We had a short-cut road that led through the forest from our house to my Grandpa Bud Collins' house. It was alongside this road that the largest American chestnut tree I had ever seen lifted its huge trunk from the forest floor. It was to the right of the road on a steep bluff overlooking Town Creek. We could hardly wait until the tree began shedding its burrs, each of which yielded two or three chestnuts. We would climb the bluff up to the tree, gather a few chestnuts, and hurry on across the bridge to Grandpa's house. When we showed our Aunts Ethel and Avery our treasures, we could be sure to entice them back with us and fill the buckets they provided with the nuts from that large tree.

Thinking back now, that large chestnut tree may have been among the last of the American chestnut trees that succumbed to the Asian chestnut blight, a bark fungus, that had, by 1940 or thereabouts, made havoc of the beautiful deciduous trees that had been important to the Appalachian economy since settlers came to the mountains.

I remember hearing stories of how my father and others, when they were children, gathered chestnuts by the sack-full and hauled them to Gainesville by wagon, along with other farm products, to trade for coffee, sugar, spices, shoes, cloth and other items not grown on Choestoe farms. The chestnuts, then plentiful, were a valuable commodity free for the taking to anyone with the industry to pick them up and use them as barter.

In my childhood, the American chestnut trees were less numerous throughout the forest. The large specimen near my grandfather's house was the best-remembered because of all the pleasant associations of our making a game to gather the nuts and to have a party roasting and eating them.

Dark gray areas show the American chestnut habitat.

The American chestnut once dominated forests from Maine through Georgia and from the Atlantic Coast to the Ohio Valley. In 1904 the Asian fungus blight came to America on some Chinese chestnut ornamental trees planted at the Bronx Zoo in New York. The Chinese chestnut had a natural immunity to the fungus, but not the American chestnut. The bark fungus spread at a rate of 50 miles a year, and within a few decades had infected and killed the American chestnut trees.

Before range laws were enacted and cattle and hogs were allowed to graze at will in the mountains, chestnuts were an important food for the livestock. Wild animals depended on chestnuts for much of their winter store. Bears fed on them before taking their winter hibernation. And many of the industrious settlers in the Appalachian areas depended on chestnut crops for extra cash. Chestnut trees provided wood for building purposes, fence posts, and making furniture.

More than four billion trees from Maine to Georgia and westward to Indiana and Illinois were killed by the blight. The root system was not affected and shoots from roots and stumps sprang up after the blight killed the large deciduous trees. But then the shoots almost always succumb to the disease.

There is hope on the horizon for the American chestnut tree. Thanks to the "Mother Tree" Project and extensive efforts of The American Chestnut Foundation and the Georgia branch of the same conservation organization, scientists are working hard to seek a comeback for this valuable tree.

In 2005, Nathan Klaus, a wildlife biologist with the Georgia Department of Natural Resources, found a stand of healthy American chestnut trees near Warm Springs, Ga., in the Franklin Delano Roosevelt State Park. The largest of this stand of trees is from 30 to 50 years old. Klaus reports that the trees near Warm Springs are rare in that they have the ability to germinate and produce fruit. Most of the shoots springing from original chestnut stumps contract the disease and die long before they can produce nuts. The "Klaus" tree, as the largest has been named, is about 40 feet tall and has a diameter of ten inches.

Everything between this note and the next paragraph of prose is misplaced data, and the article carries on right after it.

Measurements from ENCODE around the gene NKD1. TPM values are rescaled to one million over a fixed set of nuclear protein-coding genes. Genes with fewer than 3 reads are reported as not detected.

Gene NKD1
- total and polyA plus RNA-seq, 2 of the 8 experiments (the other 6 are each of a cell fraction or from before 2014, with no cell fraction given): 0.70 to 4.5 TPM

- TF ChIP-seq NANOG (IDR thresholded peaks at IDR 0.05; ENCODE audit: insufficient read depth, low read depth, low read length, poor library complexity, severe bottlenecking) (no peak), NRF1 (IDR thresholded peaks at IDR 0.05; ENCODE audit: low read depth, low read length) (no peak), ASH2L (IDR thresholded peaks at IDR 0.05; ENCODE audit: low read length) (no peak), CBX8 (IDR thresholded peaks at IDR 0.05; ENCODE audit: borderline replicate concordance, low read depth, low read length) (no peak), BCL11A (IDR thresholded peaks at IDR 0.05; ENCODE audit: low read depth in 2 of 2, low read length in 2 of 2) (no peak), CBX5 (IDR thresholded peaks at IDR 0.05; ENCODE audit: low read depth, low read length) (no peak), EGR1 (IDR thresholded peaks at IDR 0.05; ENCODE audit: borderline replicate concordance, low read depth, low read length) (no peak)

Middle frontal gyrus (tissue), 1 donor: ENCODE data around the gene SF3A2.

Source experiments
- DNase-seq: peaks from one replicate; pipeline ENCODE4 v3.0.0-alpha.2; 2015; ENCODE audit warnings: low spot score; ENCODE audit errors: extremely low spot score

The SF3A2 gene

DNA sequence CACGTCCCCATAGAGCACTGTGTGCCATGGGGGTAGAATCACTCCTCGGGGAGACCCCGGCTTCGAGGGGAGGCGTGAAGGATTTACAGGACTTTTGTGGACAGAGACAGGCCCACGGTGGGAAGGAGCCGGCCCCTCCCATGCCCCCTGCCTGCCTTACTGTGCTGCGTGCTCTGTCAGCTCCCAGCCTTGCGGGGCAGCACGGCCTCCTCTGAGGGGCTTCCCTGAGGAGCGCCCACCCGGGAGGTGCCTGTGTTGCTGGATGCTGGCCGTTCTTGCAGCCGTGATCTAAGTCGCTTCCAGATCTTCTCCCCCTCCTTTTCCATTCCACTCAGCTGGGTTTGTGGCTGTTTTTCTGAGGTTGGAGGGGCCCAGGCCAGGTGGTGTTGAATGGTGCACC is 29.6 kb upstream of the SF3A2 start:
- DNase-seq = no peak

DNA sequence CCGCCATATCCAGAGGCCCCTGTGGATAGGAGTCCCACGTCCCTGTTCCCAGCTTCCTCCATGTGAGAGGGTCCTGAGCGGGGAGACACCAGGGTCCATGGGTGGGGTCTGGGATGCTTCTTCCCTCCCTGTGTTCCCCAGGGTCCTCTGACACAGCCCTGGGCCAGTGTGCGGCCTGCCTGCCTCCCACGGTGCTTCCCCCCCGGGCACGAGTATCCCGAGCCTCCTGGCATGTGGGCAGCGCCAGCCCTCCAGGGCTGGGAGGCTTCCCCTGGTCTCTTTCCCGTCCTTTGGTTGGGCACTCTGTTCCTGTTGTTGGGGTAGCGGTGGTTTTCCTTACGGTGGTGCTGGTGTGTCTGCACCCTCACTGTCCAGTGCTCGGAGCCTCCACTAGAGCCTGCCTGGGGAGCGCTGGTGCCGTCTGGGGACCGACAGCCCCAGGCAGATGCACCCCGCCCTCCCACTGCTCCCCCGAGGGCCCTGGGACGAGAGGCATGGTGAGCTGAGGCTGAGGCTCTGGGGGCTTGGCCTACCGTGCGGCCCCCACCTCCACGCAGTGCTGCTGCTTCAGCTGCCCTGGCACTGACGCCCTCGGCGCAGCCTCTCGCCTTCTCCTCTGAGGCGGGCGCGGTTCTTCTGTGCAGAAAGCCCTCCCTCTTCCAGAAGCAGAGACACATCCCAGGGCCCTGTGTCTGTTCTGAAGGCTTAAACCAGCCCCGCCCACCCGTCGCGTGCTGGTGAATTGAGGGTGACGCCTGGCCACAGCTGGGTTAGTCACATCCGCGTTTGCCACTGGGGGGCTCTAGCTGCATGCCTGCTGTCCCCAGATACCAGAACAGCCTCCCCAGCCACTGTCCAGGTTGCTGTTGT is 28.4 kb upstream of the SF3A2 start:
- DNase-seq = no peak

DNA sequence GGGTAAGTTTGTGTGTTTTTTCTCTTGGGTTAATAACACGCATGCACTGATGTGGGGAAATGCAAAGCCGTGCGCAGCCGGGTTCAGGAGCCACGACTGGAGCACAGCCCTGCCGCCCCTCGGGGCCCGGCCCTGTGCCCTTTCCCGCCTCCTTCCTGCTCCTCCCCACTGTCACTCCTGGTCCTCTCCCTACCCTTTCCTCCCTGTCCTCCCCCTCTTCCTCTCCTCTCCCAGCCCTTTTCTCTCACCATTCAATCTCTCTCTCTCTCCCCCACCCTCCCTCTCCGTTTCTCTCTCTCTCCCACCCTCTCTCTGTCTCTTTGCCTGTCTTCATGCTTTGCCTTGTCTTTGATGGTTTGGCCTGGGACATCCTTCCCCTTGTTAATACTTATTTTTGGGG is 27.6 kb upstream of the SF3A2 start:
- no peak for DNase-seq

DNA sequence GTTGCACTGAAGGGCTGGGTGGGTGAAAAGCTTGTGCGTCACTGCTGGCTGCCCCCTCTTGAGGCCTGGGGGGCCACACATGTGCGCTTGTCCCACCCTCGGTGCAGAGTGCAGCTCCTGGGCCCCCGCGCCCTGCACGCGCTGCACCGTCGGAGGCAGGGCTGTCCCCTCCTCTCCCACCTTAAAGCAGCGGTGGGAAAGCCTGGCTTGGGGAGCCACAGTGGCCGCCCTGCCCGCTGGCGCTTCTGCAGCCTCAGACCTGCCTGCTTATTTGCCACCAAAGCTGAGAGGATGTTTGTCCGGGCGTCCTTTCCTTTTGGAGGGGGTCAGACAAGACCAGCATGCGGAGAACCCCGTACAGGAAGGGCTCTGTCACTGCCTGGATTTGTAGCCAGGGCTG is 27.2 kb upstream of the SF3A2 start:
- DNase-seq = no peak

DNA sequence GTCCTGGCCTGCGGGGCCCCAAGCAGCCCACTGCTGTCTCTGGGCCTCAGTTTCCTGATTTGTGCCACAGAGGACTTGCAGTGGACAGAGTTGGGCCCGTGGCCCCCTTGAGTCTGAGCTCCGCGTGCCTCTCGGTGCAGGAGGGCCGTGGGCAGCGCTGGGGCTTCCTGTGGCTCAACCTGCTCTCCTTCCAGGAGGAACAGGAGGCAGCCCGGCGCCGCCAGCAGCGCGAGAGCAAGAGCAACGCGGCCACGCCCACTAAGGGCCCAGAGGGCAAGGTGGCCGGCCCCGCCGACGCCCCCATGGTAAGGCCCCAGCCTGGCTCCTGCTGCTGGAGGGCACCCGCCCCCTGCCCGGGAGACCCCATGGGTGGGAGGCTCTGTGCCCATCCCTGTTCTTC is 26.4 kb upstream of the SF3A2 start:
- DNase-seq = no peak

The large tree found by Klaus in Georgia and other "Mother Trees" in other locations will be the focus of a backcrossing program in which scientists will pollinate with a resistant strain in order to produce hybrid trees unaffected by the chestnut blight. This process will take a few years to complete.

I read with interest that the Union County Rotary Club at the April 2006 meeting heard Dr. Mark Stallings from the Georgia Chapter of the American Chestnut Foundation (GATACF) who spoke on plans for restoring blight-free chestnut trees to our forests.

Maybe in the future we can walk again under one of America's sturdiest and most prolific trees and see the burrs opening with their luscious nuts to be gathered by delighted pickers. Nostalgia walks with us still to form precious memories of going to Grandpa's by the old chestnut tree. So does singing the "Christmas Song" with its lyrics about chestnuts roasting. Many of us, no doubt, memorized Henry Wadsworth Longfellow's poem, "The Village Blacksmith." The Currier and Ives painting on the subject of his poem helps us see vividly, "Under the spreading chestnut tree the village smithy stands."

Harris Green in the Spring 2006 issue of "The Georgia Sprout" (GATACF) wrote, "Longfellow's loving depiction of the tree inspires us to do what is necessary 'at the flaming forge of life' to bring back that wonderful tree-and maybe some of those missing virtues in the process."

c2006 by Ethelene Dyer Jones; published June 8, 2006 in The Union Sentinel, Blairsville, GA. Reprinted by permission. All rights reserved.

Thursday, June 1, 2006

In tribute to my friend, Barbara Ruth Sampson

Waiting for the postman will not have the same anticipation again. My long-time friend and pen pal, Barbara Ruth Nicholson Collins Sampson retired her "living pen" and slipped beyond the vale on May 27, 2006. All of us who knew her and her active, alert mind thought she would recover from her last debilitating illness. We wanted more poems, letters, essays, cryptic wisdom to flow from her so that we could be the happy recipients of her gift of words.

Even now as I consider her life and work, I seek words that will paint a picture of who she was: daughter, sister, life-long student, teacher, friend, writer, painter, wife, mother, grandmother, lover of nature, friend to people and animals, proponent of mountain living, appreciator of family heritage and history. And even this list does not cover the multi-faceted person known as Barbara Ruth Sampson.